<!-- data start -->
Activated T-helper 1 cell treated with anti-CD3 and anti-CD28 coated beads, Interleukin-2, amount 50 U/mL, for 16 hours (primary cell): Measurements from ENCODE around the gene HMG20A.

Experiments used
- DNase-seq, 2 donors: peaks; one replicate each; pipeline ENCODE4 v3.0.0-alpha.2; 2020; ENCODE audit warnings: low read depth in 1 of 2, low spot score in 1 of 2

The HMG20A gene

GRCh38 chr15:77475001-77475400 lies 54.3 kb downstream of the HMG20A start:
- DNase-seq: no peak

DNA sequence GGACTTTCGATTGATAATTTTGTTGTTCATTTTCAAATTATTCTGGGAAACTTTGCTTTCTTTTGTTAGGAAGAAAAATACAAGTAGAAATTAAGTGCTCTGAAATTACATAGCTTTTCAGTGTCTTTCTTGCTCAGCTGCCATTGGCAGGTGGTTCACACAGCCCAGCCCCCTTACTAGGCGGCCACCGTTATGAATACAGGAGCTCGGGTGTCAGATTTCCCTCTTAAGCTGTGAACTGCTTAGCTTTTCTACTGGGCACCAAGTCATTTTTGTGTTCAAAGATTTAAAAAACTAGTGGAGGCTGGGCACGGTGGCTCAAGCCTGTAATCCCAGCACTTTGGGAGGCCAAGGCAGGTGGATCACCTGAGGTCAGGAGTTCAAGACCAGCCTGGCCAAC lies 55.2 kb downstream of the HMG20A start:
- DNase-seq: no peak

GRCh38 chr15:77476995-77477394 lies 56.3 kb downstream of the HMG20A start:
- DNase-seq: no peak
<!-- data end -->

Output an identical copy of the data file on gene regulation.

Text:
Activated T-helper 1 cell treated with anti-CD3 and anti-CD28 coated beads, Interleukin-2, amount 50 U/mL, for 16 hours (primary cell): Measurements from ENCODE around the gene HMG20A.

Experiments used
- DNase-seq, 2 donors: peaks; one replicate each; pipeline ENCODE4 v3.0.0-alpha.2; 2020; ENCODE audit warnings: low read depth in 1 of 2, low spot score in 1 of 2

The HMG20A gene

GRCh38 chr15:77475001-77475400 lies 54.3 kb downstream of the HMG20A start:
- DNase-seq: no peak

DNA sequence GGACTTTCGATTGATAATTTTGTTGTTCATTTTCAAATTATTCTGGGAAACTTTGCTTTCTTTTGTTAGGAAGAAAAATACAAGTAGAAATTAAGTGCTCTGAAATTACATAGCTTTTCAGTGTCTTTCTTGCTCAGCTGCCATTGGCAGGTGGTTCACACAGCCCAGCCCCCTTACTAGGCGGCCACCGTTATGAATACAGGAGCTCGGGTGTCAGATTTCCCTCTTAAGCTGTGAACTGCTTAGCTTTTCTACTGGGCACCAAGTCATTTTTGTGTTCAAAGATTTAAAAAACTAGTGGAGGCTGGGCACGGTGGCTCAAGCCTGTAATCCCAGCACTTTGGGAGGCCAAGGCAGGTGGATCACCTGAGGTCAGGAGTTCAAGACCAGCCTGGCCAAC lies 55.2 kb downstream of the HMG20A start:
- DNase-seq: no peak

GRCh38 chr15:77476995-77477394 lies 56.3 kb downstream of the HMG20A start:
- DNase-seq: no peak